We follow many practices, which have nothing to do with niyom. They are our parampara and they are aanchalik [pertaining to a particular region] in nature. These practices are part of the cultural environment of this region, and not all of them are exclusively Hindu. There is nothing wrong in practising them as one cannot eliminate the local influences of the region on our religious practices, provided it does not violate the core of Islam.

This narrative highlights how the local and the ‘religious’ are perceived and articulated. They are aware of being a Muslim and a Bengali, with their rituals and practices being conditioned by multiple sources. Textual traditions are not the only source that constitute their identity. Muslims negotiate these categories according to their pragmatic concerns. The case of Furfura corroborates to an understanding of everyday ethics in the Foucauldian sense, where the processes of subjectivation (self-formation) takes place in a field that has multiple sources of constitutive moral spaces, religion being one of them.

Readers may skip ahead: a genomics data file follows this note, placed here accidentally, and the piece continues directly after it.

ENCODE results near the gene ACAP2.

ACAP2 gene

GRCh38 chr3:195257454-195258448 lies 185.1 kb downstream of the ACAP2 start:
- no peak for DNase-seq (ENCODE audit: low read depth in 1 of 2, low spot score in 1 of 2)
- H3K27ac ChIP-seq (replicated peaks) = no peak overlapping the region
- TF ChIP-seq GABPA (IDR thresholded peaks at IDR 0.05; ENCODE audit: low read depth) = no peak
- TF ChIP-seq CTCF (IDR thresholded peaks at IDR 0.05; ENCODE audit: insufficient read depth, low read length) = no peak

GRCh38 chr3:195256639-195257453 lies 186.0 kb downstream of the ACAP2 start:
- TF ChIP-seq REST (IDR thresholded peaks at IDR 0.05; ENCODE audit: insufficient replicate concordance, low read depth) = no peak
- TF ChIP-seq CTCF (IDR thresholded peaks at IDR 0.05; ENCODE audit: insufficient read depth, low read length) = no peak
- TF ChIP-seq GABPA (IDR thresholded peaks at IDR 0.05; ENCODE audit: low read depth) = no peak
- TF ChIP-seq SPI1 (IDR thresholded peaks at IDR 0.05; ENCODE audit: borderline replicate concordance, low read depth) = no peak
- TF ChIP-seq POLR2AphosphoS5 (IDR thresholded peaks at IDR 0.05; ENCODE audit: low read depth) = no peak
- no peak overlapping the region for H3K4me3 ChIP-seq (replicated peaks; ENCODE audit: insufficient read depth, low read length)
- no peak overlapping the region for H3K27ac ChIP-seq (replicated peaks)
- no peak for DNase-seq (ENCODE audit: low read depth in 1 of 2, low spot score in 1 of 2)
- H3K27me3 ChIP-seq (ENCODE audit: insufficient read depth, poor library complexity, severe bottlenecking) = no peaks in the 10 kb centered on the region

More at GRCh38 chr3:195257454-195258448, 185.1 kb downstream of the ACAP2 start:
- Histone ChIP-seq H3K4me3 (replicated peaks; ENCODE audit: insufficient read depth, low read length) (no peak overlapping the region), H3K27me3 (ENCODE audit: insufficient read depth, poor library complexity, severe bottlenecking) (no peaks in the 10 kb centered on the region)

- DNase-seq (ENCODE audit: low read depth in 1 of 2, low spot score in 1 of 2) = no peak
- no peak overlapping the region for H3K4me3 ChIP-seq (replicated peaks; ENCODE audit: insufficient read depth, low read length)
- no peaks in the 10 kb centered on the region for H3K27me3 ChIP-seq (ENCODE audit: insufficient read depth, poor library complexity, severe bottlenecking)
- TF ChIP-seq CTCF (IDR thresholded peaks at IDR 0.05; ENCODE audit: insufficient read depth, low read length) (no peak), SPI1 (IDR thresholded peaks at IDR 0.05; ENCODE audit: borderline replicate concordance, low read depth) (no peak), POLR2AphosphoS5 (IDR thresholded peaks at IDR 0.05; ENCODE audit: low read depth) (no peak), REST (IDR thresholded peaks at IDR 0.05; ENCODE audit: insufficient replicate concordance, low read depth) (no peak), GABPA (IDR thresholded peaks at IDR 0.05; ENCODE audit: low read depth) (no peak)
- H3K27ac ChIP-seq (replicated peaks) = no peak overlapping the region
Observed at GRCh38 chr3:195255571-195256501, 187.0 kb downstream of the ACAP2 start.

These are excerpts from Religion and Secularities: Reconfiguring Islam in Contemporary India edited by Sudha Sitharaman and Anindita Chakrabarti and published by Orient Blackswan. Republished here with permission from the publisher.

Courtesy: Indian Cultural Forum

Sudha Sitharaman is Professor, Department of Sociology, Pondicherry University, Puducherry.
Anindita Chakrabarti is Associate Professor of Sociology, Department of Humanities and Social Sciences, Indian Institute of Technology, Kanpur.